As European Union leaders gather for a Brussels summit on Saturday, pressure is growing for a co-ordinated financial support package for central and eastern Europe. Where is it needed most? Much of “emerging” Europe shared decades of communist mismanagement, painful 1990s transition, then rapid growth. Now crisis has struck, it is more vital than ever not to view this as a homogenous region Some countries are far more vulnerable than others.
For a rough guide, look at current account deficits. Countries that ran up deficits exceeding 10 per cent of gross domestic product last year – notably the Baltic states of Latvia, Lithuania and Estonia, plus Bulgaria and Romania – are most at risk. As UBS notes, they score highly on risk measures including short-term debt, increase in credit since 2001, and the gap between 12-month external financing needs and foreign exchange reserves. The lower-deficit countries, Poland, Turkey, the Czech Republic and euro members Slovenia and Slovakia, are in better shape. (Russia, owing to soaring energy and commodity prices, ran up a current account surplus). While Russia, Poland and Turkey have the largest short-term external debts in absolute terms, they are among the smallest as a proportion of output.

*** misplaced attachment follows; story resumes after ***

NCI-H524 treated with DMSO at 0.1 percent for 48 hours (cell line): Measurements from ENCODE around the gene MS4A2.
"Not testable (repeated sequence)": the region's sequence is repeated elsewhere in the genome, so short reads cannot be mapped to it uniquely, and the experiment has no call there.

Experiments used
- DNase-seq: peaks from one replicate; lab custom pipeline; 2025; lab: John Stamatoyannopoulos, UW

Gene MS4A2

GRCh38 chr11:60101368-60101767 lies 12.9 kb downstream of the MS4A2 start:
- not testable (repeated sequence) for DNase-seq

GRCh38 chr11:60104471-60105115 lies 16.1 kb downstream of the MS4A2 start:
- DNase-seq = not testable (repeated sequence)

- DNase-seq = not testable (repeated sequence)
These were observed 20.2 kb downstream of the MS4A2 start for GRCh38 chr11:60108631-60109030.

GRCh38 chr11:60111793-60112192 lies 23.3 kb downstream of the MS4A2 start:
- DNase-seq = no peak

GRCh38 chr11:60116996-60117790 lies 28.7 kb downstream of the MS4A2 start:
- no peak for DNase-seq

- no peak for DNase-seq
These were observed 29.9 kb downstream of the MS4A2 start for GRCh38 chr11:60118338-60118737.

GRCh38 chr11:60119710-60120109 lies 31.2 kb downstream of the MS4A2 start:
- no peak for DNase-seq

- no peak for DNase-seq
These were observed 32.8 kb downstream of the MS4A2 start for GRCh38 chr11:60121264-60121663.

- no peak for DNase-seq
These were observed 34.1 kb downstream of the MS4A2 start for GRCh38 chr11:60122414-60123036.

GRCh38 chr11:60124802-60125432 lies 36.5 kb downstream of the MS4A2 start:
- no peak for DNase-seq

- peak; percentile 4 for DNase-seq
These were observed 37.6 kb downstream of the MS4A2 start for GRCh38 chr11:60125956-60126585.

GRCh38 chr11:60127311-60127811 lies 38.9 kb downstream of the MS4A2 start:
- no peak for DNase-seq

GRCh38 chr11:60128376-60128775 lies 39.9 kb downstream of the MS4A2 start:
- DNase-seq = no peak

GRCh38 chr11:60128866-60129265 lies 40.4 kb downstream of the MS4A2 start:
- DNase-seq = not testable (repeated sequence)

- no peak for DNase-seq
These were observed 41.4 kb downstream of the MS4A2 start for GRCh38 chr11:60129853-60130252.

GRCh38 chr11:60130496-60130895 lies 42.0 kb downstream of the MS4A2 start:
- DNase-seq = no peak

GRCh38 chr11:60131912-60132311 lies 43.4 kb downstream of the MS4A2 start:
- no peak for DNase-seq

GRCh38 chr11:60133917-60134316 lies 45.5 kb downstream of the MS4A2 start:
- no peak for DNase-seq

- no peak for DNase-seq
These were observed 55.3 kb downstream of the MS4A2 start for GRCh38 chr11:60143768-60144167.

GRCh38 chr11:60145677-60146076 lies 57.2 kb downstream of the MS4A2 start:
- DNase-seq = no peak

But two countries with mid-range deficits – Hungary and Ukraine – have already had to be bailed out by the International Monetary Fund. Hungary has one of the largest debt-to-output ratios. For Ukraine, poleaxed by collapsing steel demand, five-year credit default swap spreads have leapt to 3,900 basis points as political infighting has thrown its IMF programme into doubt.
How much will the region need? A €24.5bn package to banks unveiled yesterday by international financial institutions is only a start. Under pessimistic scenarios for capital inflows in 2009, the estimate by Hungary’s prime minister, calling for a $230bn regional support programme, looks closer to the mark.
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